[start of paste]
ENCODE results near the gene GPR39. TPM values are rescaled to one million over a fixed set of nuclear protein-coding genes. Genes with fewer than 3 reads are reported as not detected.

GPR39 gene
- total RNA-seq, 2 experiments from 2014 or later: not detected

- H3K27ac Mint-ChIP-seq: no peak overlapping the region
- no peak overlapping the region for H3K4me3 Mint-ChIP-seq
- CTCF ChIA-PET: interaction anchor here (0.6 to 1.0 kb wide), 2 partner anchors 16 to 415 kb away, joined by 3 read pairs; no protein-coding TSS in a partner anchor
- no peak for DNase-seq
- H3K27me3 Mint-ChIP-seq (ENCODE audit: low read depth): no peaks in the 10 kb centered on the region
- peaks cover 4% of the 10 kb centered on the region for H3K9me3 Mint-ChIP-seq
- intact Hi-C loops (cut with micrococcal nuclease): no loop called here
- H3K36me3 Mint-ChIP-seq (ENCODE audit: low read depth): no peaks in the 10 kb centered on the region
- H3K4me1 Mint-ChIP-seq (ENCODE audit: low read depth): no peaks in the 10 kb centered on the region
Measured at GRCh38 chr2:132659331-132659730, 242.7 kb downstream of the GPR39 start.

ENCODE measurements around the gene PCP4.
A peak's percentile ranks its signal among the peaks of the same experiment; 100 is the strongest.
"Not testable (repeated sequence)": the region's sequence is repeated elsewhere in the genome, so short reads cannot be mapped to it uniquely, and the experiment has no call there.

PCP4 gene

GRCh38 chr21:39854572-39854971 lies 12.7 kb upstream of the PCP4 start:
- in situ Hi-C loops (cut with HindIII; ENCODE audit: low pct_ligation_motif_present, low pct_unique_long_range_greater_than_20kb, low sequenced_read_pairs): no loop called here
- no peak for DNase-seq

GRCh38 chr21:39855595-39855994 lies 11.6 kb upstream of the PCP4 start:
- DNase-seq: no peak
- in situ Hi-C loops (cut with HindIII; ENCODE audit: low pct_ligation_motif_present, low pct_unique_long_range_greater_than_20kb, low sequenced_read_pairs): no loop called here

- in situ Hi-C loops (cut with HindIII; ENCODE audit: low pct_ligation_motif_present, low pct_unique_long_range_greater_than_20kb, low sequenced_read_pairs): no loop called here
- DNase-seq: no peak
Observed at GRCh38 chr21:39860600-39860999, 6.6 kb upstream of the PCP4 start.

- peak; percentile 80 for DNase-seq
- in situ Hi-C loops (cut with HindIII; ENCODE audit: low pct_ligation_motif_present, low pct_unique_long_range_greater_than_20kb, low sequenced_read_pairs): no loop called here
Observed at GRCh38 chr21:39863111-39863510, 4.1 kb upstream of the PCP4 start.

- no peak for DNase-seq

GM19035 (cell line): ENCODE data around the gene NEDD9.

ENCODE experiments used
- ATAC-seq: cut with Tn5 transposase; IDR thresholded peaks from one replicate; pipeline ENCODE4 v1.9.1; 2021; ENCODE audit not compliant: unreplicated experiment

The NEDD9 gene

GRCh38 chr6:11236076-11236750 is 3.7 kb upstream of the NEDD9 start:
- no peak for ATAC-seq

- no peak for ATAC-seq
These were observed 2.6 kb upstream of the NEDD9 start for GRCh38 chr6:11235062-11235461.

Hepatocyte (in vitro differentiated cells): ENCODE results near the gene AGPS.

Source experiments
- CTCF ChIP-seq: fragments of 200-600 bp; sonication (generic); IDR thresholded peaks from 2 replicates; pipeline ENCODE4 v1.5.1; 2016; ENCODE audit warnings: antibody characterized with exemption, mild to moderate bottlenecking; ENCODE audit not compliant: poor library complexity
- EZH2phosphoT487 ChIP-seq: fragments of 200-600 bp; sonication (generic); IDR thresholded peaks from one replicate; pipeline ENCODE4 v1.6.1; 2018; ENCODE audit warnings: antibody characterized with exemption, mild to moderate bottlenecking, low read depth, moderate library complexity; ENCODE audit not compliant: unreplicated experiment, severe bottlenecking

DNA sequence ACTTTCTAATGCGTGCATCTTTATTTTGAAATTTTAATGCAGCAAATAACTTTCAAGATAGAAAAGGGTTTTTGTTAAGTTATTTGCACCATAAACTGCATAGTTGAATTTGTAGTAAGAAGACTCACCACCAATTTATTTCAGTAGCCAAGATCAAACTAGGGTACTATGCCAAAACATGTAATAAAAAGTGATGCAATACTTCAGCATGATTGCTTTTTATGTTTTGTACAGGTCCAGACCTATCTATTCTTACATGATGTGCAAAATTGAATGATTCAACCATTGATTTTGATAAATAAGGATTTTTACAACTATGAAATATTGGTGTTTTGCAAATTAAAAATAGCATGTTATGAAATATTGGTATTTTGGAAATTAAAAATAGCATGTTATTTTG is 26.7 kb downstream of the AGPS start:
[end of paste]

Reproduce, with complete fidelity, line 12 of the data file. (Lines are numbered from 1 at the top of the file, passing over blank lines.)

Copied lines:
- H3K4me1 Mint-ChIP-seq (ENCODE audit: low read depth): no peaks in the 10 kb centered on the region